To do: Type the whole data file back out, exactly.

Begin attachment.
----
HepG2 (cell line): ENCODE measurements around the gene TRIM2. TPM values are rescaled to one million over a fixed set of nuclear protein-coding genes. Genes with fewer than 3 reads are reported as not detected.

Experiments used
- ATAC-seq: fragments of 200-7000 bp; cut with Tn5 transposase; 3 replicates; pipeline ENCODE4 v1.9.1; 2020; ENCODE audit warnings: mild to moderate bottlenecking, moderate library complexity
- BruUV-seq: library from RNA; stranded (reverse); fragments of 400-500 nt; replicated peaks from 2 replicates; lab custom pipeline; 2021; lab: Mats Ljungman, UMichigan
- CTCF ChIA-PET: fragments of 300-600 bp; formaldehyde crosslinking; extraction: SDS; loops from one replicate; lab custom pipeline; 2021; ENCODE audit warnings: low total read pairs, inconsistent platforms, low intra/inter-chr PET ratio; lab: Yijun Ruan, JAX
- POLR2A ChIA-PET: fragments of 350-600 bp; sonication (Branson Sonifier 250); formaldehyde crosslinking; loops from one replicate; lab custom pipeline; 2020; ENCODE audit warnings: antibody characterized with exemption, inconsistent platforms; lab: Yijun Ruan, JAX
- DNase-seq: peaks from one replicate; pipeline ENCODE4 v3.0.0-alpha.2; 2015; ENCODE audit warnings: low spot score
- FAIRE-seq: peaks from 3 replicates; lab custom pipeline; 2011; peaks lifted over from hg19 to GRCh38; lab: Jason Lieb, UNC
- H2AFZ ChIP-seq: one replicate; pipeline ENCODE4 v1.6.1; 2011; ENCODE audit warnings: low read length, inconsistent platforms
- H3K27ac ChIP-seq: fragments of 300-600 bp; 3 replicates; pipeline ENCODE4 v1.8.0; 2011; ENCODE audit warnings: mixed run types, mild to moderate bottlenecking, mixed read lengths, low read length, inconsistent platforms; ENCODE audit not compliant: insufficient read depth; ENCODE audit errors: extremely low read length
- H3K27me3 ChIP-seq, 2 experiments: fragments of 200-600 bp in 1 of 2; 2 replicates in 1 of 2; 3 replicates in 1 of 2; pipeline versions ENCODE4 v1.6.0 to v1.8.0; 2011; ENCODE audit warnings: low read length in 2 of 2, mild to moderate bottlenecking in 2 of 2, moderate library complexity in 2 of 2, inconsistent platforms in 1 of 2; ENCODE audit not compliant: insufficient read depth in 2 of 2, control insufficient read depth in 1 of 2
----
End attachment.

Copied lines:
HepG2 (cell line): ENCODE measurements around the gene TRIM2. TPM values are rescaled to one million over a fixed set of nuclear protein-coding genes. Genes with fewer than 3 reads are reported as not detected.

Experiments used
- ATAC-seq: fragments of 200-7000 bp; cut with Tn5 transposase; 3 replicates; pipeline ENCODE4 v1.9.1; 2020; ENCODE audit warnings: mild to moderate bottlenecking, moderate library complexity
- BruUV-seq: library from RNA; stranded (reverse); fragments of 400-500 nt; replicated peaks from 2 replicates; lab custom pipeline; 2021; lab: Mats Ljungman, UMichigan
- CTCF ChIA-PET: fragments of 300-600 bp; formaldehyde crosslinking; extraction: SDS; loops from one replicate; lab custom pipeline; 2021; ENCODE audit warnings: low total read pairs, inconsistent platforms, low intra/inter-chr PET ratio; lab: Yijun Ruan, JAX
- POLR2A ChIA-PET: fragments of 350-600 bp; sonication (Branson Sonifier 250); formaldehyde crosslinking; loops from one replicate; lab custom pipeline; 2020; ENCODE audit warnings: antibody characterized with exemption, inconsistent platforms; lab: Yijun Ruan, JAX
- DNase-seq: peaks from one replicate; pipeline ENCODE4 v3.0.0-alpha.2; 2015; ENCODE audit warnings: low spot score
- FAIRE-seq: peaks from 3 replicates; lab custom pipeline; 2011; peaks lifted over from hg19 to GRCh38; lab: Jason Lieb, UNC
- H2AFZ ChIP-seq: one replicate; pipeline ENCODE4 v1.6.1; 2011; ENCODE audit warnings: low read length, inconsistent platforms
- H3K27ac ChIP-seq: fragments of 300-600 bp; 3 replicates; pipeline ENCODE4 v1.8.0; 2011; ENCODE audit warnings: mixed run types, mild to moderate bottlenecking, mixed read lengths, low read length, inconsistent platforms; ENCODE audit not compliant: insufficient read depth; ENCODE audit errors: extremely low read length
- H3K27me3 ChIP-seq, 2 experiments: fragments of 200-600 bp in 1 of 2; 2 replicates in 1 of 2; 3 replicates in 1 of 2; pipeline versions ENCODE4 v1.6.0 to v1.8.0; 2011; ENCODE audit warnings: low read length in 2 of 2, mild to moderate bottlenecking in 2 of 2, moderate library complexity in 2 of 2, inconsistent platforms in 1 of 2; ENCODE audit not compliant: insufficient read depth in 2 of 2, control insufficient read depth in 1 of 2